While welcoming a new scheme to encourage fishermen to clean up our seas, conservation groups have warned that much more is needed to tackle the level of waste produced by the fishing industry itself.
Last week, the Minister for the Marine Michael Creed TD launched the Clean Oceans Initiative to encourage Irish trawlers to collect and reduce marine litter as they go about their activities at sea.
Marine litter has a huge toll on marine life and biodiversity, as well as hitting the economy hard through clean-up costs, declining fish stocks and decreasing tourist numbers.
Although the scheme is voluntary, Mr Creed said that he hopes to have the support of the entire Irish fleet by the end of the year.
“This is good for the marine environment, fish stocks and our fishing industry. This is a challenge which I am confident our fishing industry will rise to and succeed in setting an example for other nations,” Mr Creed said.
Funding is also available to support trawlers with onboard storage facilities and to set-up onshore infrastructure to dispose of all plastics and ghost fishing gear found at sea.
Ghost fishing occurs where gears lost or abandoned at sea traps and injures or kills marine animals including fish, sea turtles, and seabirds.
Dolphin with a plastic bag caught on its flipper photo: jedimentat44sh
Rising tide of waste
While welcoming the new scheme, Karin Dubsky of Coastwatch Ireland said that more needs to be done to tackle the rising tide of plastic waste produced by the fishing industry.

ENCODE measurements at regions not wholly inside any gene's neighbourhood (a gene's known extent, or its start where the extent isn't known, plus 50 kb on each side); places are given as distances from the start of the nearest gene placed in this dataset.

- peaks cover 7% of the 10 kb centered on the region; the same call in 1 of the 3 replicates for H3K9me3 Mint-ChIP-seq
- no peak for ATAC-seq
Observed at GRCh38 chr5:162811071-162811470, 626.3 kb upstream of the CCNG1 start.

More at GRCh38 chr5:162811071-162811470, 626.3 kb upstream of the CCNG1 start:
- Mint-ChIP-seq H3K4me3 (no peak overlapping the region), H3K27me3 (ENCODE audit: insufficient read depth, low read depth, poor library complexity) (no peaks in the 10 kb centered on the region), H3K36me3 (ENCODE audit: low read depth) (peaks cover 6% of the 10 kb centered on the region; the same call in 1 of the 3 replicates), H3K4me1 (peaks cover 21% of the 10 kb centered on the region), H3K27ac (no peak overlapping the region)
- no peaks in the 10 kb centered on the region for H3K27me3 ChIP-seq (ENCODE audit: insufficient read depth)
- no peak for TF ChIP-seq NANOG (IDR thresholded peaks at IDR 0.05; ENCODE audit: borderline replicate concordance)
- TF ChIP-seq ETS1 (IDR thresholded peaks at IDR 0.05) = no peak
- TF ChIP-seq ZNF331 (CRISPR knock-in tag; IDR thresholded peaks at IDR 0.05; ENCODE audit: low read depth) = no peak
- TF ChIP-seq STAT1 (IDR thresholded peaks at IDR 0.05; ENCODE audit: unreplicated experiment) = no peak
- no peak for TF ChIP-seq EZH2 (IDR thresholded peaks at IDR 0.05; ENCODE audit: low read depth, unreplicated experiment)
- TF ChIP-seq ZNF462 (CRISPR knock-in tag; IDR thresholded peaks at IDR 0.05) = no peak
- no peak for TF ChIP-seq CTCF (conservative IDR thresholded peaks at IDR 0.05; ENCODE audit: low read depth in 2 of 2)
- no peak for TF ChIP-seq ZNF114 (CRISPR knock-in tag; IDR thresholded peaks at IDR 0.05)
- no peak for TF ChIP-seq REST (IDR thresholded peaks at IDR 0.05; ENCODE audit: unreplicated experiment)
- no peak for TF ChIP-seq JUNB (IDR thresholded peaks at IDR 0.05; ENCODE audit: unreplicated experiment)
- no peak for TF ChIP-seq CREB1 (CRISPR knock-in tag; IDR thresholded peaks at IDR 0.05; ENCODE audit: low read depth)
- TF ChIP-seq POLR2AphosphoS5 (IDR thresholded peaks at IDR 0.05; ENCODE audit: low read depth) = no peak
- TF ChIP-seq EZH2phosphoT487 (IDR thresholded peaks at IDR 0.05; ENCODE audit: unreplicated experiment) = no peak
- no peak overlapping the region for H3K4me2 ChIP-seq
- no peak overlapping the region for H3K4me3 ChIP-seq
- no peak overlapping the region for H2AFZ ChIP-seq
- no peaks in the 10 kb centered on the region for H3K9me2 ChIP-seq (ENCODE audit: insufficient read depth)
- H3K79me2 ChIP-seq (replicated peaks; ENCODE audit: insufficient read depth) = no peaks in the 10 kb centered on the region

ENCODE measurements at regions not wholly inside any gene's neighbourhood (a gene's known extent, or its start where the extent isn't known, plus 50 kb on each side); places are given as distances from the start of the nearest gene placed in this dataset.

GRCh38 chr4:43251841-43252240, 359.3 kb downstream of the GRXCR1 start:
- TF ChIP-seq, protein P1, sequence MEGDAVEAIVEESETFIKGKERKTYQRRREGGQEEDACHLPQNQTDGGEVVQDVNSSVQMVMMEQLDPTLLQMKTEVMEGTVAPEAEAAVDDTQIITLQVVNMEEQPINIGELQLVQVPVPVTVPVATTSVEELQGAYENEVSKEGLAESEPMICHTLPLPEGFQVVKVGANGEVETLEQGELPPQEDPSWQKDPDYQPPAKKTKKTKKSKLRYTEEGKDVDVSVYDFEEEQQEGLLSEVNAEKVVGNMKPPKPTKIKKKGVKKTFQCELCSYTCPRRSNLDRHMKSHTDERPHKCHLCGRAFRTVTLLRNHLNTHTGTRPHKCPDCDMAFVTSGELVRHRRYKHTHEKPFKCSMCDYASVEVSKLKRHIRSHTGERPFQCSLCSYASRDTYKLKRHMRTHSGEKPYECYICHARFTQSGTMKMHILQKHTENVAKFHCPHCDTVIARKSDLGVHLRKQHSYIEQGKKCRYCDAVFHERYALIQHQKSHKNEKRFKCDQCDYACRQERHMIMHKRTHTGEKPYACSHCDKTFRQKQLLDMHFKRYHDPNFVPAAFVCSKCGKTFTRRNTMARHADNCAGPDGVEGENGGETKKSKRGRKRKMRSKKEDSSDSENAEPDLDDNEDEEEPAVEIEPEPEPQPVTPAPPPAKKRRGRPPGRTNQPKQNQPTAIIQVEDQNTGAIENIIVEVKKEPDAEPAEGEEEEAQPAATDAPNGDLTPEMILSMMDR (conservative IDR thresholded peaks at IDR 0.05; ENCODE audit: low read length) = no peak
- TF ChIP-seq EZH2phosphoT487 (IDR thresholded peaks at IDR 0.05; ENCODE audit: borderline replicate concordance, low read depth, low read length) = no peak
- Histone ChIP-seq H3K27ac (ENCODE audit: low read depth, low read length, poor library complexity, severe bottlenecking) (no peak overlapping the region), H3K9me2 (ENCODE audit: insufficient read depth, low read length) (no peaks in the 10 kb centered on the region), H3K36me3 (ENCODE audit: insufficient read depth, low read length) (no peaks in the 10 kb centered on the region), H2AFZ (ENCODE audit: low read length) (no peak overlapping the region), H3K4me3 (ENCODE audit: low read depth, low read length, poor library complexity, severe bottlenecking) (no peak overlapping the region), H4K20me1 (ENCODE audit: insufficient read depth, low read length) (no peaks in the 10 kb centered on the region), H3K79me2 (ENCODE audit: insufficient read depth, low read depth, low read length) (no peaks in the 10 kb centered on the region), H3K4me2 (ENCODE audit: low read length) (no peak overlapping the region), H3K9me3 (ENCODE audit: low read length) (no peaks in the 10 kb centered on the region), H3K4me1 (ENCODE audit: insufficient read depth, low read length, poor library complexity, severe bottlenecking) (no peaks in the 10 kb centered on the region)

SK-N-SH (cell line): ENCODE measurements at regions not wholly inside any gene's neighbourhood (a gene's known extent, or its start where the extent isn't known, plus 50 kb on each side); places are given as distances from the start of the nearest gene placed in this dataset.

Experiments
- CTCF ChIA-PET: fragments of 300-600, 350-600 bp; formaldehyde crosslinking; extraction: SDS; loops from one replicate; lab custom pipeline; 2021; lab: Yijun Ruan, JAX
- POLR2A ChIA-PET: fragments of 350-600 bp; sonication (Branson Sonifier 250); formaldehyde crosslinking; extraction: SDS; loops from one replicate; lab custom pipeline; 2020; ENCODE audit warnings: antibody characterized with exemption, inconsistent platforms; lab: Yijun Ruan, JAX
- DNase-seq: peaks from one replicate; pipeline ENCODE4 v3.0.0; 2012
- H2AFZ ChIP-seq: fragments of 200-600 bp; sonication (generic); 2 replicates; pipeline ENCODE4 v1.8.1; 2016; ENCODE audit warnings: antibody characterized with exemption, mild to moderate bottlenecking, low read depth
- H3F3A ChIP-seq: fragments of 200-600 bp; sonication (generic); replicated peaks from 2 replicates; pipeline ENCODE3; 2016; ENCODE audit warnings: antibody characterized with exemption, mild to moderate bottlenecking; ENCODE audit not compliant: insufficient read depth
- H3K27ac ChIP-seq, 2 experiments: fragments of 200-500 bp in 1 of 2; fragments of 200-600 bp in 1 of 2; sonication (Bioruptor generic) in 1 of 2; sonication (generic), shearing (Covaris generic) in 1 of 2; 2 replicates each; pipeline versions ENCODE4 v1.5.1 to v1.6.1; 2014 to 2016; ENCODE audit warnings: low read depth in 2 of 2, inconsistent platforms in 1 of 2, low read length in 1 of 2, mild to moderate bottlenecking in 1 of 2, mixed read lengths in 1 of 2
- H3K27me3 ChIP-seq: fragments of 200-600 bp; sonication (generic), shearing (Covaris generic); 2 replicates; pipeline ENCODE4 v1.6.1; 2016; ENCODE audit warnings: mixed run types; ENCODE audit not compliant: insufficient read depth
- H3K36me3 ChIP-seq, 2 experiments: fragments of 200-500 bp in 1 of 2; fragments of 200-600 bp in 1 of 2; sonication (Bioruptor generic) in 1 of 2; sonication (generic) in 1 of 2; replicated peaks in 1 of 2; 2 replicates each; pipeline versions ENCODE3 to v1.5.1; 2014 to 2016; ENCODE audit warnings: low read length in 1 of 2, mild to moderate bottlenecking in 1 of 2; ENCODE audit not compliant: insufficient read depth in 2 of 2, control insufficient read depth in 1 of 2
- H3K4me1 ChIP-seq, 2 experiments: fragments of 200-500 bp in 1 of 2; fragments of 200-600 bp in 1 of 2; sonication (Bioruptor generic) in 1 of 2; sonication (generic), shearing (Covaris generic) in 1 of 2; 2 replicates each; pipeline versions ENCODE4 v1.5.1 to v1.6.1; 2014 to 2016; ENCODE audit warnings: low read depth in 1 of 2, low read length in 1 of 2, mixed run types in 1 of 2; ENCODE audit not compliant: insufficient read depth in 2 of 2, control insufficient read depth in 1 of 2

Coastwatch has collected data of coastal and marine waste for over 30 years, with recent data pointing to an increase in fishing and “aqua-litter”, Ms Dubsky said.
According to the European Commission, a large percentage of the estimated eight million tonnes of plastics that go into our seas every year come from fishing gear.
A key factor, Ms Dubsky told The Green News, stems from a ramping up of the scale of the industry over the past decades in tandem with a move toward more plastic-based gear.
Just a few decades ago it would be normal for a fisherman to put out between 30 and 100 willow and hazel pots that would be brought in before winter and storms, she added.
Today, however, a single boat may release over 1,000 pots, nearly all of which are now plastic, Ms Dubsky said. Much cheaper than traditional pots, many are left out at sea, contributing to both plastic waste and ghost fishing.
According to EU data, around one-fifth of all fishing gear in Europe gets lost at sea as a result of accidents, storms, entanglement with marine life, as well as intentional abandonment.
As a result, 11,000 tons of abandoned, lost or disposed of fishing gear is found in European waters every year. This equates to about a third of all European marine litter, with over a quarter of all beach litter in Europe also coming from fishing gear.
Plastic pollution on little skellig, co kerry photo credit: vincent hyland
Skellig plastic deluge
Irish waters are no different from our European counterparts, according to An Taisce’s Natural Environment Officer Elaine McGoff.
Much of the Irish coast is today littered with “bits of ropes, floats and breaking down containers”, she told The Green News. Much of this waste is “Irish in origin” , she says, and “reflects major discredit on the Irish fishing industry”.
A 2018 survey on plastic pollution on the famous Skellig islands in Co Kerry carried out by An Taisce found that a large volume of nylon fishing rope is used in nesting by the Gannet colony on little Skellig.
This case, Ms McGofff said, clearly shows the “impact of decades of irresponsible management of discarded material” by the fishing industry operating in Irish waters.
Under current EU legislation, fishermen have an obligation to retrieve or report lost gear. However, Ms McGoff said that there is a “significant regulatory lacuna” in place, leaving our authorities effectively unable to regulate activities of foreign vessels other than fishing operations and catches.